However traditional and multilateral donors appear to ignore the glaring diversities between and within countries in terms of actual human development, and growing global inequities. The illogic of grouping countries such as China and the Republic of Congo in one group is not lost on most people but it does not appear to impact policy.

Worse still, as countries that ‘graduate’ to the MIC level are assumed to be no longer in need of official development assistance, stricter funding restrictions apply, most importantly with loans replacing grants. Loans are traditionally used in profit making sectors and therefore health loses out. Additionally, tighter trade and intellectual property regulations also apply, which de facto limits access to cheaper drugs, vaccines and medical devices.

The present rhetoric around improving domestic revenues and insistence on the governments’ responsibility for their population health has merit, but only if it is in addition to, rather than replacing global health solidarity. In addition, pressuring countries to rely too swiftly on their domestic funding carries the risk of reluctance or inability to expand or continue existing health programmes, innovate, provide care free of charge, or ensure health care access for vulnerable, marginalised people or non-nationals.

MIC countries in some cases are already less able to procure lifesaving vaccines or newer drugs than low income countries. Climbing rates of multi-drug resistant tuberculosis currently occur in countries which, while in the middle income bracket, cannot yet cope with the financial cost that these diseases impose. An increasing negativity towards disease-specific programmes is also more notable, with a tendency to using a competition logic (non-communicable versus communicable diseases, HIV versus diabetes) rather than using health needs as the basis of the discussion.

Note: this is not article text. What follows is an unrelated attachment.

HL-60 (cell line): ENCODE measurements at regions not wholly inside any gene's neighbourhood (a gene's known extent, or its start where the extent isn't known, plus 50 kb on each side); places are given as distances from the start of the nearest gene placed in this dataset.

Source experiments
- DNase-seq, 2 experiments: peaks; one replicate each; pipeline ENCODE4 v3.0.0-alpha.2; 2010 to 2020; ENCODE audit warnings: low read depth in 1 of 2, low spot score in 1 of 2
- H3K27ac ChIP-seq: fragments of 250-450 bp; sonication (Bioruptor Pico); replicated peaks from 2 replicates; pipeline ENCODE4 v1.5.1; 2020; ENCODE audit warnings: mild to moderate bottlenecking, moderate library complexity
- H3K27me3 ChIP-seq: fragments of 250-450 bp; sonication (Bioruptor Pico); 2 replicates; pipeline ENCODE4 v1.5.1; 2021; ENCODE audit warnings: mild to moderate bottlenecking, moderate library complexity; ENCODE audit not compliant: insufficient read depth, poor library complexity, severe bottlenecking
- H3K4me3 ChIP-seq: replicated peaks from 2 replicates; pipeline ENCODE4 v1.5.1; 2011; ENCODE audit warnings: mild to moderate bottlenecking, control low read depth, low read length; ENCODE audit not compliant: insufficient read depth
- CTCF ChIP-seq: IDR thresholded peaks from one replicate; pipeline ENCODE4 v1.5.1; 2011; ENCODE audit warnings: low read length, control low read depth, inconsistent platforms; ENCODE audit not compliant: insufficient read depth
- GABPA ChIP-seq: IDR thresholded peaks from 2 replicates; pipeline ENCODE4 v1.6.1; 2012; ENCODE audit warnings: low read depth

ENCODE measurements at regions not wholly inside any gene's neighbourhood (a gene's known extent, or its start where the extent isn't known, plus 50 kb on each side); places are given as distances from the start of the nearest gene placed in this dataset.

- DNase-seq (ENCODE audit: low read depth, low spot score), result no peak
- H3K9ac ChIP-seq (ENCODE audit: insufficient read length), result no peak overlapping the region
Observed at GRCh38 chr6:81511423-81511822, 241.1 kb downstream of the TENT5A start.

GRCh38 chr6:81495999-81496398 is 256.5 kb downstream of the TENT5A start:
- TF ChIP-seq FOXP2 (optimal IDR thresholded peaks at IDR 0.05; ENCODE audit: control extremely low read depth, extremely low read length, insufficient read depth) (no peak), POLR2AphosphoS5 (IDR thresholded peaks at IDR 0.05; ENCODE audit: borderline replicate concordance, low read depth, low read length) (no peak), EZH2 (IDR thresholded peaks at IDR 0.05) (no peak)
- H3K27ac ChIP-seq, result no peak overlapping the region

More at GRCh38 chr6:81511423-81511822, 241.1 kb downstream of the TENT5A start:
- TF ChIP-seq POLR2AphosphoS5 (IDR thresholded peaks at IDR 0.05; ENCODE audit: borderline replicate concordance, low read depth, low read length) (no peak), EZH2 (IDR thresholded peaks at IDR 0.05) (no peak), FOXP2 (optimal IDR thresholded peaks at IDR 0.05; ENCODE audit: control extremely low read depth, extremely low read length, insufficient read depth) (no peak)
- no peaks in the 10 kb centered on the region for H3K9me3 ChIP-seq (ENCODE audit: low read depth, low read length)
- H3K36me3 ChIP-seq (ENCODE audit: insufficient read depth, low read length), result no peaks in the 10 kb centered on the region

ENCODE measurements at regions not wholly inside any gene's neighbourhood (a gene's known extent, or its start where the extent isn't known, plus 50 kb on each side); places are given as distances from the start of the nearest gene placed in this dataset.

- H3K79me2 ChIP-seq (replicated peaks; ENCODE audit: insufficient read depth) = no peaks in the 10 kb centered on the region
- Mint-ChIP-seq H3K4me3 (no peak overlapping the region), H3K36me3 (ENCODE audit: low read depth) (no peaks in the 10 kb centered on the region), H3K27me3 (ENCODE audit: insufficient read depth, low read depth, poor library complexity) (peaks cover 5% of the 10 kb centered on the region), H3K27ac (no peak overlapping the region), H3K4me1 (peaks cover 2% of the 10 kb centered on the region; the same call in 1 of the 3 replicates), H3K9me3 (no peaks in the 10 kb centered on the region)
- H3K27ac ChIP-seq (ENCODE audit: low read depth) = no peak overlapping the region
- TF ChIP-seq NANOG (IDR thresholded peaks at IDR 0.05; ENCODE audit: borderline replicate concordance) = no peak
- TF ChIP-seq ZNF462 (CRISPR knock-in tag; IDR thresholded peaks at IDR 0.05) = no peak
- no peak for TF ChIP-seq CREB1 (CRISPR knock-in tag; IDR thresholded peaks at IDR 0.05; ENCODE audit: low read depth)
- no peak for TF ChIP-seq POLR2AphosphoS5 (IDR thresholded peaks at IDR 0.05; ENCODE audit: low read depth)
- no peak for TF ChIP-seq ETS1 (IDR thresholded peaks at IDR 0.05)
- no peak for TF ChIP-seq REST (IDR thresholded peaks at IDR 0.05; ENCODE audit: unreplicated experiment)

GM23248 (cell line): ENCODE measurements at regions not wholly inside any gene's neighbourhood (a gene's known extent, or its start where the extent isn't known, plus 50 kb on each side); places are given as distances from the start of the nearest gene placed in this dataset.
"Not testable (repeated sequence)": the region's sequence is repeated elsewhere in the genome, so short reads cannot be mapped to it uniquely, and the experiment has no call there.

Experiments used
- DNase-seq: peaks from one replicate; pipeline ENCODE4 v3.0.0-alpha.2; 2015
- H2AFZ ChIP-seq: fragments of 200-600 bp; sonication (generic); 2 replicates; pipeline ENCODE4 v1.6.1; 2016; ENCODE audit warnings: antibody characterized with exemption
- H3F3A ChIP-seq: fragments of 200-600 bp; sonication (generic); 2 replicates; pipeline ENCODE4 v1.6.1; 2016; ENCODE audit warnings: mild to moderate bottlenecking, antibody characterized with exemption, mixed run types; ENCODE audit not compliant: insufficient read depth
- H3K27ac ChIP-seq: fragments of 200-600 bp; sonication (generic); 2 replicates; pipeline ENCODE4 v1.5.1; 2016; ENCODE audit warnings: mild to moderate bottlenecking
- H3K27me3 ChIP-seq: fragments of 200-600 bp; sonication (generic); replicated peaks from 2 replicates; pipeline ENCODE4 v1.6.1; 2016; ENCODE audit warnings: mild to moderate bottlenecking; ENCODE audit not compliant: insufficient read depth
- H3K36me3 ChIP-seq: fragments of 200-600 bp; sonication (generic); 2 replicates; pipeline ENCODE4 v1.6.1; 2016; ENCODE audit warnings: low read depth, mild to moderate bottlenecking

The growing policy shift and consequences for eligibility, funding levels and funding channels make it also difficult for Gavi or the GFATM to continue fulfilling their strategic and impactful role in global health and disease control. Reduction of funding towards civil society, despite its key role in both preventive and curative care in many countries around the world, can be witnessed by MSF teams in the field as is the case in South Africa in regards to HIV/Aids.

The re-introduction of impoverishment mechanisms and barriers to health such as user fees and out of pocket payments by populations has already been reported by MSF teams as governments seek ways to increase national health expenditure. A reduction, stagnation and/or more worryingly a diversion of health grants towards other development goals is also a real risk, with health currently one of 17 proposed SDGs.

Tragically, instead of reviewing the current aid allocation logic based on national income classification and truly assessing health needs in countries,  additional labels such as LDCs (Least Developed Countries) and FCS (Fragile and Conflict-affected states) are used, adding unclear exceptions, using the same fundamentally faulty approach, and rendering everything more complex.

Under these circumstances, meeting international health targets and bring diseases under control will become increasingly difficult, potentially translating into more health gaps that organisations such as MSF, a medical humanitarian organisation, are increasingly solicited to fill.

This piece was originally published on  Photo by Alex Yallop © MSF, 2016.